[Original version of map was wrong; I've now updated it.]
The cycle path crosses the soutbound exit from the M53 at Cheshire Oaks. The exit is light controlled for traffic as they enter the roundabout. This provides a safe time for cyclists to ride across the sliproad. However the lights are not visible to cyclist on the path and there is no light provided to advise cyclists when they can cross.
This makes it very difficult and dangerous for cyclists to know when they can safely cross. This would require no physical change to the road layout simply a new light to show cyclists when to cross.
My employer is planning to relocate from central cambridge to the Cambridge Business Park (near Waterbeach). There is currently no decent cycle (or footpath!) access to this business park which avoids riding along the A10. I am a confident cyclist but I am not looking forward to riding to work along sections of the A10.
Are there any plans for cycle route construction which the campaign can, perhaps, help accelerate?
The Reach Fair ride takes place on the early Bank Holiday Monday (May Day) in May.
The web page for it is:
The planning overview is summarised:
I've created this issue to help plan this event.
Prince St bridge is an anarchic pigs ear. I like pigs and fond of a bit of anarchy but it's getting beyond a joke. Of course it will all be sorted out properly in due course but we could live with this for years. Here's a quick fix:
1. Move south vehicle stop line back 10m behind tramlines
2. Remove all bollards unless one or two kept in line with centre of bridge with arrows right for cars
3. Widen cycle lane from bridge to Festival way turn so suitable for 2-way cycling.
4. Put in Give Way painted line at an angle running from enlarged cycle lane to centre line so southbound cyclists alerted to need to filter across traffic.
1. Remove all bollards
2. Widen cycle lane for 2 way cycling all the way up to the traffic lights with The Grove.
3. Remove 5 bollards on each side of north bound traffic light along with the two set back
4. Paint cycle lane passing behind light and then back onto carriageway making it nice and clear that it's an option for cyclists when lights red or they can carry on (as most will, no worse than now but at least it will be clear that they can treat these as 'give way')
5. There will need to be 'give way' paint to make clear that pedestrians have right of way on the by-pass.
Yes it's muddled but less so than now and makes the desire lines easier. It's also a cheap paint based fix pending the proper job.
Brook Hill roundabout is a major barrier for cyclists in West Sheffield. The traffic is fast and as it is a three-lane spiral roundabout with the exit roads (except Bolsover St) having two lanes there is a lot of lane-switching by motorists. This makes the risk of a collision very high, and for less experienced cyclists it is simply a no-go area.
Many of the buildings adjacent to the roundabout belong to the University, and have been built up to the curtilage, so there is no space to expand the pavements and make them shared use.
One alternative for cyclists coming from the Walkley/Crookes area via Bolsover St is to use Tower Court, but this area can be very congested when the University is in session, with several thousand students using the Arts Tower and Library.
The council has signed an alternative route via Weston St and the Netherthorpe Rd tram subway, but this involves a drop in height of about 100 metres and subsequent climb up again, plus the negotiation of access barriers in the subway, so is not really sensible.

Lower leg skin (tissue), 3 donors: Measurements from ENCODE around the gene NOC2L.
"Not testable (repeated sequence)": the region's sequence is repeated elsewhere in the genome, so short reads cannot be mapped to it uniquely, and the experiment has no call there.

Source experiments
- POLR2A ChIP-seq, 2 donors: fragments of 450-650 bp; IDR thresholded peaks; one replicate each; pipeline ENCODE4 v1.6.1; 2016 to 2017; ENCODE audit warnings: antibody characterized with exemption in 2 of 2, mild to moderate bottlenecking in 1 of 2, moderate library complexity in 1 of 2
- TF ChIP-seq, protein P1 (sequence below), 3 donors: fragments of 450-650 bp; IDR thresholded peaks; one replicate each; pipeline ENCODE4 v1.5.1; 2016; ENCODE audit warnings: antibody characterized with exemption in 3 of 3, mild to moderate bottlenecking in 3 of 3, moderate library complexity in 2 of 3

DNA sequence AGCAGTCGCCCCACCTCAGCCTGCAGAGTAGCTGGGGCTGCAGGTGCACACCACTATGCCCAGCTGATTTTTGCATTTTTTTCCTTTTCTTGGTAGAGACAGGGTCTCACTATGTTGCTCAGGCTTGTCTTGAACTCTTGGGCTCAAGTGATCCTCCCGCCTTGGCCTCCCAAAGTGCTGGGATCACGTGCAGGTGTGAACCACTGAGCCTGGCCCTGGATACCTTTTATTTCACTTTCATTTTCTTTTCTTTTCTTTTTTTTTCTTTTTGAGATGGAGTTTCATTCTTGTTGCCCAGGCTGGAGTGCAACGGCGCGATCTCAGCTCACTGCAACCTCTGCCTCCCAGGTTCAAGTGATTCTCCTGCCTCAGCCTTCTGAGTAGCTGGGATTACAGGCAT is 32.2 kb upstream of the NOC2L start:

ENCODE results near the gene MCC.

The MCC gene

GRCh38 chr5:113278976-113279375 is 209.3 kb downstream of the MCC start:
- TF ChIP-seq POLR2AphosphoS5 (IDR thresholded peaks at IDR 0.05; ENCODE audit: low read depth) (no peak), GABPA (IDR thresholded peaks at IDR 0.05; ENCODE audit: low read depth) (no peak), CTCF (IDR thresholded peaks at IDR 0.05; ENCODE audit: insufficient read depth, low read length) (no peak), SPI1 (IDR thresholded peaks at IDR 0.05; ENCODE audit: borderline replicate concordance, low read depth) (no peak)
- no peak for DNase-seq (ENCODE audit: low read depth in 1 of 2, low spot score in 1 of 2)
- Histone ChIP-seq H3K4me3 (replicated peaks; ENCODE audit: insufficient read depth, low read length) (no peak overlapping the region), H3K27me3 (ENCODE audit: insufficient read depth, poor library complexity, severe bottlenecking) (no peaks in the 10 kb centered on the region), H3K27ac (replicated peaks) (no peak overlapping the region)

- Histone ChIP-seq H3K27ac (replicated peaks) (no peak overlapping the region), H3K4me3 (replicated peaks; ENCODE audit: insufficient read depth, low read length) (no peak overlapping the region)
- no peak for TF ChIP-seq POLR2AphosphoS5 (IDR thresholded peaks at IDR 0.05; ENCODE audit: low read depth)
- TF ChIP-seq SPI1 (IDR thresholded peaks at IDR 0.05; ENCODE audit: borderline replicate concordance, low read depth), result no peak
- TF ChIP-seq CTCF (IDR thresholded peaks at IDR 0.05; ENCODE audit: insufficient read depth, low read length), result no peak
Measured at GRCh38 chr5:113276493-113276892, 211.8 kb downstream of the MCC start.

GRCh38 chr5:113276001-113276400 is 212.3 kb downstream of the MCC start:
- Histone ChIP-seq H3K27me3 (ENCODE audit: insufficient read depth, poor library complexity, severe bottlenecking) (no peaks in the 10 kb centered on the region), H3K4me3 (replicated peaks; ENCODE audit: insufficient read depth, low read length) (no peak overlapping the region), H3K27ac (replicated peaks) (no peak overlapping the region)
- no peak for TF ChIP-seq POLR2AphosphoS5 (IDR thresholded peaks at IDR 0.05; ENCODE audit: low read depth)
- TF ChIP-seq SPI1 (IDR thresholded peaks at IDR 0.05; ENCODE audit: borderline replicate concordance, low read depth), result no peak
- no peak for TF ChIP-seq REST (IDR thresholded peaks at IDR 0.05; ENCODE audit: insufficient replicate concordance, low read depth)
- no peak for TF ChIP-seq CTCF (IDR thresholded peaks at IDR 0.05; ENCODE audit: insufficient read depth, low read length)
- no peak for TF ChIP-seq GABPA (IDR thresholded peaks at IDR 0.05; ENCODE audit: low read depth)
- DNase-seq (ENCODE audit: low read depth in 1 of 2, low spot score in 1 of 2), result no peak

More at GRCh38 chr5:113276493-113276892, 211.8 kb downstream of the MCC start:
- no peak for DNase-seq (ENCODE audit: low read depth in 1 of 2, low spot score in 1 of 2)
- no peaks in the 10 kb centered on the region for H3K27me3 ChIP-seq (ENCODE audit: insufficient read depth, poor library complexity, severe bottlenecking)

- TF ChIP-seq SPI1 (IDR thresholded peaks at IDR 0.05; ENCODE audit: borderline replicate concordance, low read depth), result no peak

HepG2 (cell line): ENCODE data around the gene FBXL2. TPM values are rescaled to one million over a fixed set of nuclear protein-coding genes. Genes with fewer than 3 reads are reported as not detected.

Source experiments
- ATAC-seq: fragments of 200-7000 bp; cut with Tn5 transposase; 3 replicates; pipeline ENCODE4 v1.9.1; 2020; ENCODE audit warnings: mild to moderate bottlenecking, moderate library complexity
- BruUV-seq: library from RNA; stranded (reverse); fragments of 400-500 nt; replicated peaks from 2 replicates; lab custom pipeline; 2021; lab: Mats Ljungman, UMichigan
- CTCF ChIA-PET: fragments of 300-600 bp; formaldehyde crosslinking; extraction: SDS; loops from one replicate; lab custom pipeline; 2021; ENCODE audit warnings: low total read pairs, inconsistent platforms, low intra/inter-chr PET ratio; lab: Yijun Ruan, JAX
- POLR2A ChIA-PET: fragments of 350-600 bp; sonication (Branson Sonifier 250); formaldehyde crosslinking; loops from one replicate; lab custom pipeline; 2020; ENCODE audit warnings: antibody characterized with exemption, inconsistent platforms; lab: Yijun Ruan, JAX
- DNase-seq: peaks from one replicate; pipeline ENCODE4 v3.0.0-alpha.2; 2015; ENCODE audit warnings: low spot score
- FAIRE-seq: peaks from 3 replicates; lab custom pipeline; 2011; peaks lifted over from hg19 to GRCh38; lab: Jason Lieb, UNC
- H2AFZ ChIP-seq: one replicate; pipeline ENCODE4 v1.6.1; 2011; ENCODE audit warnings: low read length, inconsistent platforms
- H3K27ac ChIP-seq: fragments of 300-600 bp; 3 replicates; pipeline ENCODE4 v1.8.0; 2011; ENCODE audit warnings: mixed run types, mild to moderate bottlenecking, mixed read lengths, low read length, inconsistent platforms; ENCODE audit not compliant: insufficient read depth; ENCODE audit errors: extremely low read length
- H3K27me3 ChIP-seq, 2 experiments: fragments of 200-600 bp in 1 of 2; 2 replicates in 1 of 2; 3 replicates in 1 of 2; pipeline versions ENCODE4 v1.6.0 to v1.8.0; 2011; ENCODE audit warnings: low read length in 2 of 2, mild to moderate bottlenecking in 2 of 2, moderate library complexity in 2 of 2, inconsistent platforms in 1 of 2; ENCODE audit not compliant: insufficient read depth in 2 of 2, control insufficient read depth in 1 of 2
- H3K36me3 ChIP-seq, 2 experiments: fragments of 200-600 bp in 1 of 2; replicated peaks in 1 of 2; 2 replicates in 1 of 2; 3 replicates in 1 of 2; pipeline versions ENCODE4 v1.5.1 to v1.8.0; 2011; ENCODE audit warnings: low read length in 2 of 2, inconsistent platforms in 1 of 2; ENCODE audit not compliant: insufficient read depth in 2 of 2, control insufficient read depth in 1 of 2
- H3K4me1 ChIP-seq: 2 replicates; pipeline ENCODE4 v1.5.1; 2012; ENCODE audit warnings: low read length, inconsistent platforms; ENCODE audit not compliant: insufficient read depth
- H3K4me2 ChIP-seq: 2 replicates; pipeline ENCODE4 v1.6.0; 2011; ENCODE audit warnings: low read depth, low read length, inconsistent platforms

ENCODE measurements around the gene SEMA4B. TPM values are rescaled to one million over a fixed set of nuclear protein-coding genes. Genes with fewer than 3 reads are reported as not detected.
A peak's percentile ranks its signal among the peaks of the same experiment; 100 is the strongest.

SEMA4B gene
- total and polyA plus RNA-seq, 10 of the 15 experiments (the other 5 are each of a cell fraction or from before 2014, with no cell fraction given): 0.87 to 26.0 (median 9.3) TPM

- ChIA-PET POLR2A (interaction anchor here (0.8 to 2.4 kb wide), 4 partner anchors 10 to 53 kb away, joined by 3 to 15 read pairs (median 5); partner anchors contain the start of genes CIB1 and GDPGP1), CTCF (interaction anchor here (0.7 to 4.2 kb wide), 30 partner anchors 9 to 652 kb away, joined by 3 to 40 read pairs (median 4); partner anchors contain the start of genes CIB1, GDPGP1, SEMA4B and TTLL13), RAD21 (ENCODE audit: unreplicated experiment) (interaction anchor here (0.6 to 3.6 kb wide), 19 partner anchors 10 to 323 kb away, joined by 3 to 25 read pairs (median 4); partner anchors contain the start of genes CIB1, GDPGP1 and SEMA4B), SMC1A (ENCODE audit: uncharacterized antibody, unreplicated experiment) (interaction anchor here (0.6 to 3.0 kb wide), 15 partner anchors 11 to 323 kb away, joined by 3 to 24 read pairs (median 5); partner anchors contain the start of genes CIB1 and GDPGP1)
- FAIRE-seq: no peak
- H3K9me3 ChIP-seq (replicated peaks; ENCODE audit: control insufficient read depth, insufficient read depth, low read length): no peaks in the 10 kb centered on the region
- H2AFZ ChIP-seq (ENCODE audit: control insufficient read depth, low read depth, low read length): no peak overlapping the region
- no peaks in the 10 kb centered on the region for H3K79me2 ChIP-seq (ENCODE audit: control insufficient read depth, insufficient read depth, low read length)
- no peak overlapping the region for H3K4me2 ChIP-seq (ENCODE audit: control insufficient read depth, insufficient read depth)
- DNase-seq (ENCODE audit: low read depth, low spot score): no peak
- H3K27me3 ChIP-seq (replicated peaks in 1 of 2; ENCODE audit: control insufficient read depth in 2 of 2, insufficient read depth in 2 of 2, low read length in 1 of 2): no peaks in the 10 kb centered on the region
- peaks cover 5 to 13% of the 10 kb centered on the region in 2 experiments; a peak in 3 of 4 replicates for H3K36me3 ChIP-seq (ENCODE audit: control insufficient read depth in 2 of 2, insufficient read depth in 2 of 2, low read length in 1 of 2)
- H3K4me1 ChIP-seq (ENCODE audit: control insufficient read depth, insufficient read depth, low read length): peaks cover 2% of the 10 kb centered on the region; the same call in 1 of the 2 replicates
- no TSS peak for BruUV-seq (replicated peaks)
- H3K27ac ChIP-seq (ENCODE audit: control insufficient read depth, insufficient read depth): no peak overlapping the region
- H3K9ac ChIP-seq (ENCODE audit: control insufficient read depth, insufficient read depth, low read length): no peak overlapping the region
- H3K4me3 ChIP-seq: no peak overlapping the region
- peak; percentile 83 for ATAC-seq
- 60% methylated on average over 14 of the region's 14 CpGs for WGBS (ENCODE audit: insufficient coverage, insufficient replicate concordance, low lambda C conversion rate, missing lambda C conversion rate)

Meanwhile on Upper Hanover Way, a cycle crossing was severed when the tramway was installed, although cyclists still use the crossing. A proposed alternative crossing is stalled as it is too expensive.
What can be done about this knotty problem?
Created by Rosie Downes // 5 threads
Transport for London's public consultation on Cycle Superhighway 1 is open from 16 February to 29 March. The LCC office has set up this thread to facilitate discussion of the proposals.
Martin Lucas-Smith // 1 thread
The permeability gate between Hooper Street and Kingston Street is obstructive as it only allows passage in one direction at a time.
Given the ever-increasing amount of cycling in areas like this, it's time to get this replaced with a simple bollard arrangement that would allow two-way passage whilst still enable the emergency services to unlock for access in an emergency.
To investigate options to provide a safe, continuous route from St James Barton Roundabout to the top of Park Street.
Marlborough Street/Upper Maudlin Street/Perry Road/Park Row (known as the Scope Route) is the most desirable route for cyclists from the east of the city to the University, the Triangle, Clifton etc but is heavily trafficked with little cycle provision.
Research has identified three key perceptions that deter people from taking up cycling: lack of personal safety; inconvenience; poor image. Experience from countries in northern Europe shows conclusively that in order for cycling to become a mass activity attracting all ages and abilities these perceptions have to be tackled and potential cyclists must believe they will feel safe, valued and normal. Facilities are needed that form a coherent network, separate cyclists from fast, high volume traffic and offer them a high degree of priority and convenience both on main routes and local roads. The purpose of Bristol's 'Design Cycling' work programme is to create a network and that is convenient, safe and provides speedy access all over the city. A network which a 12 year old would feel comfortable using.
Part of the 2013 Bristol City Council LSTF proposals.